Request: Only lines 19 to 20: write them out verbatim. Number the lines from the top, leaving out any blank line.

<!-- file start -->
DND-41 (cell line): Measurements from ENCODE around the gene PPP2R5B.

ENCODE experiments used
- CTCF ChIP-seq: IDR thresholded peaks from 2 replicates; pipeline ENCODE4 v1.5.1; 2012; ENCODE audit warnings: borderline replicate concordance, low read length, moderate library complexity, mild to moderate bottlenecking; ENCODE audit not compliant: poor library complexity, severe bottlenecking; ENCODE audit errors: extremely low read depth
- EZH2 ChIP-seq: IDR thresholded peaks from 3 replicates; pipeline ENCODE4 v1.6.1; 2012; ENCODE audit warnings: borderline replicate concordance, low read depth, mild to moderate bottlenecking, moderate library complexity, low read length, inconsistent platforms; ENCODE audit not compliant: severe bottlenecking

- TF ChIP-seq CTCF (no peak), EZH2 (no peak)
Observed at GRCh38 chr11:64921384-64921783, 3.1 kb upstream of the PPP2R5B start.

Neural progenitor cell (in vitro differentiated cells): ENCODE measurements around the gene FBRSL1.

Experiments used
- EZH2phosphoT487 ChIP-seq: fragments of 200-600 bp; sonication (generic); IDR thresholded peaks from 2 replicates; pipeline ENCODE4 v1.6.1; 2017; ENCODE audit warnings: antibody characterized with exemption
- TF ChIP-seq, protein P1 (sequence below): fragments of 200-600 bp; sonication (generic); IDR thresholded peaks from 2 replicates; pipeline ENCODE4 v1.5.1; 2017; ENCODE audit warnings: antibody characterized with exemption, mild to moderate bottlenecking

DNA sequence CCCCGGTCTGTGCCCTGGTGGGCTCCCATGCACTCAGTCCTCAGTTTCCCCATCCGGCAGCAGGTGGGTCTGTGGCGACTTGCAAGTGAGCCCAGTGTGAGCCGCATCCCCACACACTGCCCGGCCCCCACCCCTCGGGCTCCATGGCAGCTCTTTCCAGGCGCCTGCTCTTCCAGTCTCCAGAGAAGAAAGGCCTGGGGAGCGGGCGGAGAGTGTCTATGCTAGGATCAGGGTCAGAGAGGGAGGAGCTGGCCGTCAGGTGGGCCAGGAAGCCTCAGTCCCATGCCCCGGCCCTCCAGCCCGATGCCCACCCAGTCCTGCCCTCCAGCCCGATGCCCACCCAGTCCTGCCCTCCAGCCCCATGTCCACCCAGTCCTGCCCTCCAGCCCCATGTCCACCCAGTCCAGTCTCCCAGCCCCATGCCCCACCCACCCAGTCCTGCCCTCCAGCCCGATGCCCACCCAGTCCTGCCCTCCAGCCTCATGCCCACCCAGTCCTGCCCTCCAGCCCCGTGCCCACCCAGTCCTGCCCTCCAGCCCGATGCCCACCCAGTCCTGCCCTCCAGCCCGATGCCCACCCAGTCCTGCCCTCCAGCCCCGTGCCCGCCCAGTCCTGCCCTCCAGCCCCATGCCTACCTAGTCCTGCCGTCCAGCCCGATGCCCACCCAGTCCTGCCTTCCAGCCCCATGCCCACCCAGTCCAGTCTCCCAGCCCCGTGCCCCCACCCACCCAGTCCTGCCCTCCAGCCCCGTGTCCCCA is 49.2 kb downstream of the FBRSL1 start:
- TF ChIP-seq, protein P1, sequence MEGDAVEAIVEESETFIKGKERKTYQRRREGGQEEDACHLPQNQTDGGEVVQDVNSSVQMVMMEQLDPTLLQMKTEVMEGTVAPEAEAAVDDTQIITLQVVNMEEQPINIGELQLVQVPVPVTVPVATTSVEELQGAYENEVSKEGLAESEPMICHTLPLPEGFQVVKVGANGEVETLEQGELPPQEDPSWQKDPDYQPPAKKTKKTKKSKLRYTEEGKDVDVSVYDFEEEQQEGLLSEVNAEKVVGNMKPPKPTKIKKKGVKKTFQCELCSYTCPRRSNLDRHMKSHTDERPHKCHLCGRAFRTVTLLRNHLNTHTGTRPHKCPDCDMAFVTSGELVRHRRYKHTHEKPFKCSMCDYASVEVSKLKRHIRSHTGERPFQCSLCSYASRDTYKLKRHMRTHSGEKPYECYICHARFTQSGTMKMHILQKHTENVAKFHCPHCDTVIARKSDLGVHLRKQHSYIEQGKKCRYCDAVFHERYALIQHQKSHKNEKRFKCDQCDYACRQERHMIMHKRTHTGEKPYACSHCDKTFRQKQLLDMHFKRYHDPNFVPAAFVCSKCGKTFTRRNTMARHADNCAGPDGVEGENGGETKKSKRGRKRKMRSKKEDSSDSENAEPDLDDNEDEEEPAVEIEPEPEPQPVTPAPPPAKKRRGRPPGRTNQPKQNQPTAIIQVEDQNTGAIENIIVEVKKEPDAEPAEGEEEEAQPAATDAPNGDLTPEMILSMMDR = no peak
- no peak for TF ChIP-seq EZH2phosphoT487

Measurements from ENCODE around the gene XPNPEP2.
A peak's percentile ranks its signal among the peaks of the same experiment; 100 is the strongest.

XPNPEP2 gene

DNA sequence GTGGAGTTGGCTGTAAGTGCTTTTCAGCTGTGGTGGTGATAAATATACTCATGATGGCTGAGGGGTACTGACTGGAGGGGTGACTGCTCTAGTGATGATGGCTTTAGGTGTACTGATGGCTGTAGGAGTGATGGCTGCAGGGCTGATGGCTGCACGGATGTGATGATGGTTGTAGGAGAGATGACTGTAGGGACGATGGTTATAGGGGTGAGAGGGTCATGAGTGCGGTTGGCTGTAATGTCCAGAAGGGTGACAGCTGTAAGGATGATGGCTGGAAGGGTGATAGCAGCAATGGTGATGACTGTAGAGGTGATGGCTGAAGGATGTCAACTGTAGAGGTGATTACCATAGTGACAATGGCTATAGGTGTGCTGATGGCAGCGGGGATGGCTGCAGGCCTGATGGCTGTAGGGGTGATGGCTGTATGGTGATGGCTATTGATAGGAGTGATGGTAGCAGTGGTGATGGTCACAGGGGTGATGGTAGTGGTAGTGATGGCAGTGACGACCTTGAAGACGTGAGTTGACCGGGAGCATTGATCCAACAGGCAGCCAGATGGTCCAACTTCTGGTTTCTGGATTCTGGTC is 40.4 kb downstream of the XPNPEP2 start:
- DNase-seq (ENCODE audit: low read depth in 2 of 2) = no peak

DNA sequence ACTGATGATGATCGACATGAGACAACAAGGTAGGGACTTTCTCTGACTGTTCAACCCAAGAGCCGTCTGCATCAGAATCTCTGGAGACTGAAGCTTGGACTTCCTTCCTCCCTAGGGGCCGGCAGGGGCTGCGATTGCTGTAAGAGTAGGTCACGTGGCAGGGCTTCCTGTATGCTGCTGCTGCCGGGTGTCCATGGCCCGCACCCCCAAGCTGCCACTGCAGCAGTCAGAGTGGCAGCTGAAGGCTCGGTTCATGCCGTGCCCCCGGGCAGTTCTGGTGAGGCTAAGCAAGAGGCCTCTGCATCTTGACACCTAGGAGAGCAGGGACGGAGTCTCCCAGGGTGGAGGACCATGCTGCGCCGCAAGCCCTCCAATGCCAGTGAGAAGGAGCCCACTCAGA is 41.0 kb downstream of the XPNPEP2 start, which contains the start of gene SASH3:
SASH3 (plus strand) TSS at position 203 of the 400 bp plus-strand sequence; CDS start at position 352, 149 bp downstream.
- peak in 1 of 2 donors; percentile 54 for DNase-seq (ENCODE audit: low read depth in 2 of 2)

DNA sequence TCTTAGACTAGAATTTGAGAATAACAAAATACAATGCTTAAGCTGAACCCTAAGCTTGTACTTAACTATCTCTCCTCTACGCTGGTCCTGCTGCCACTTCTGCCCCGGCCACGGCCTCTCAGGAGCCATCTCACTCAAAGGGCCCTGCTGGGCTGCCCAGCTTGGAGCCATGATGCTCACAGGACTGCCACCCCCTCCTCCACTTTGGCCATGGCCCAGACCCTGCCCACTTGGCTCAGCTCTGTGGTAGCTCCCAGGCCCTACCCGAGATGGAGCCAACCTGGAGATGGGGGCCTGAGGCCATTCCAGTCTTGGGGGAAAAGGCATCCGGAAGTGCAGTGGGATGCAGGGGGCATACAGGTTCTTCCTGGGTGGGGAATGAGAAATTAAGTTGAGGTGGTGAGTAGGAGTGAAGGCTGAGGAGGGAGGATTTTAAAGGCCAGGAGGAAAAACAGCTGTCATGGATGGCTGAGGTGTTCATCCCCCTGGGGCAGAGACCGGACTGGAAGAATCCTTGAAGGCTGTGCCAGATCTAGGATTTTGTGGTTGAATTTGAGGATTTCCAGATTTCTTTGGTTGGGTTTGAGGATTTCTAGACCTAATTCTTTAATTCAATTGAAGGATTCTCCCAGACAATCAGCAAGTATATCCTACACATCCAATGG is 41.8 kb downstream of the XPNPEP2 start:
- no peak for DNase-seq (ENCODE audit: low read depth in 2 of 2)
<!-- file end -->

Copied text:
DNA sequence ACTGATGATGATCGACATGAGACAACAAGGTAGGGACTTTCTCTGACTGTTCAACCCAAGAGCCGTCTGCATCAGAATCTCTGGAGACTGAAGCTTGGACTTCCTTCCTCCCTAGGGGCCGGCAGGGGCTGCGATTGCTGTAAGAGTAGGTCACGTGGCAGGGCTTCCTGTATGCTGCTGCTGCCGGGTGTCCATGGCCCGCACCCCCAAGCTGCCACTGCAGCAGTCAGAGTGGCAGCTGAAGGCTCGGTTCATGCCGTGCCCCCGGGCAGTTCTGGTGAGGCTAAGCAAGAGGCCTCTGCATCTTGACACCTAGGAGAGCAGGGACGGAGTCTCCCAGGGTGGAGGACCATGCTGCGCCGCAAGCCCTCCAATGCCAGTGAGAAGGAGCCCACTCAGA is 41.0 kb downstream of the XPNPEP2 start, which contains the start of gene SASH3:
SASH3 (plus strand) TSS at position 203 of the 400 bp plus-strand sequence; CDS start at position 352, 149 bp downstream.